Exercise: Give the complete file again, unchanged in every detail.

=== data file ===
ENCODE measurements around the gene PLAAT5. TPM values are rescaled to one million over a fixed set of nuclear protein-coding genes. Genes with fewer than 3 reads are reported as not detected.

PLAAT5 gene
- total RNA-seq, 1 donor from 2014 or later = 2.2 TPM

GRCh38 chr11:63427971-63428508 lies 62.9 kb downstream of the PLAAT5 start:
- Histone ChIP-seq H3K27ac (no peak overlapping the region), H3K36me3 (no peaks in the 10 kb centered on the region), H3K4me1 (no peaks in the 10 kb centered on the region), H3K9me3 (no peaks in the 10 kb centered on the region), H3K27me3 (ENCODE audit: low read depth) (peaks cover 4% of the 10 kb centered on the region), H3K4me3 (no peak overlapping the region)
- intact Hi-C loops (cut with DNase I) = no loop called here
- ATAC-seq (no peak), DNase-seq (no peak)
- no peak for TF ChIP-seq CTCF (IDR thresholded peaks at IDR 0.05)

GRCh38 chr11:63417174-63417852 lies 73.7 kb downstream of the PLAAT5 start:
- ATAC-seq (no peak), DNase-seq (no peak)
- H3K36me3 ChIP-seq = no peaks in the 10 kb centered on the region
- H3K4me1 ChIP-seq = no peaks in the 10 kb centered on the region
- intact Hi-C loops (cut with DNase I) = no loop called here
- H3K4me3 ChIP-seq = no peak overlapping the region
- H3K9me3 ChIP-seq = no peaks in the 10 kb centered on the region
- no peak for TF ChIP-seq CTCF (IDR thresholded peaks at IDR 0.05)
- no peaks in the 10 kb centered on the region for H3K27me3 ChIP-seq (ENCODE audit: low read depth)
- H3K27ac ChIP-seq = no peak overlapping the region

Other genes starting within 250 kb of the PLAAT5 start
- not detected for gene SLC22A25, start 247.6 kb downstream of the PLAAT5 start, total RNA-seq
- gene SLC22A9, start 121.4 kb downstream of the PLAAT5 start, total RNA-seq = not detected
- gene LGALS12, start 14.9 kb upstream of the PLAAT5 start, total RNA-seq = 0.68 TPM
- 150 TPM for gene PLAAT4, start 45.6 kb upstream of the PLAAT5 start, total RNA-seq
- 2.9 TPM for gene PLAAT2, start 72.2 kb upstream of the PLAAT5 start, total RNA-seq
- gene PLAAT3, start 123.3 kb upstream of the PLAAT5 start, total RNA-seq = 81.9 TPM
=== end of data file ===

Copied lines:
ENCODE measurements around the gene PLAAT5. TPM values are rescaled to one million over a fixed set of nuclear protein-coding genes. Genes with fewer than 3 reads are reported as not detected.

PLAAT5 gene
- total RNA-seq, 1 donor from 2014 or later = 2.2 TPM

GRCh38 chr11:63427971-63428508 lies 62.9 kb downstream of the PLAAT5 start:
- Histone ChIP-seq H3K27ac (no peak overlapping the region), H3K36me3 (no peaks in the 10 kb centered on the region), H3K4me1 (no peaks in the 10 kb centered on the region), H3K9me3 (no peaks in the 10 kb centered on the region), H3K27me3 (ENCODE audit: low read depth) (peaks cover 4% of the 10 kb centered on the region), H3K4me3 (no peak overlapping the region)
- intact Hi-C loops (cut with DNase I) = no loop called here
- ATAC-seq (no peak), DNase-seq (no peak)
- no peak for TF ChIP-seq CTCF (IDR thresholded peaks at IDR 0.05)

GRCh38 chr11:63417174-63417852 lies 73.7 kb downstream of the PLAAT5 start:
- ATAC-seq (no peak), DNase-seq (no peak)
- H3K36me3 ChIP-seq = no peaks in the 10 kb centered on the region
- H3K4me1 ChIP-seq = no peaks in the 10 kb centered on the region
- intact Hi-C loops (cut with DNase I) = no loop called here
- H3K4me3 ChIP-seq = no peak overlapping the region
- H3K9me3 ChIP-seq = no peaks in the 10 kb centered on the region
- no peak for TF ChIP-seq CTCF (IDR thresholded peaks at IDR 0.05)
- no peaks in the 10 kb centered on the region for H3K27me3 ChIP-seq (ENCODE audit: low read depth)
- H3K27ac ChIP-seq = no peak overlapping the region

Other genes starting within 250 kb of the PLAAT5 start
- not detected for gene SLC22A25, start 247.6 kb downstream of the PLAAT5 start, total RNA-seq
- gene SLC22A9, start 121.4 kb downstream of the PLAAT5 start, total RNA-seq = not detected
- gene LGALS12, start 14.9 kb upstream of the PLAAT5 start, total RNA-seq = 0.68 TPM
- 150 TPM for gene PLAAT4, start 45.6 kb upstream of the PLAAT5 start, total RNA-seq
- 2.9 TPM for gene PLAAT2, start 72.2 kb upstream of the PLAAT5 start, total RNA-seq
- gene PLAAT3, start 123.3 kb upstream of the PLAAT5 start, total RNA-seq = 81.9 TPM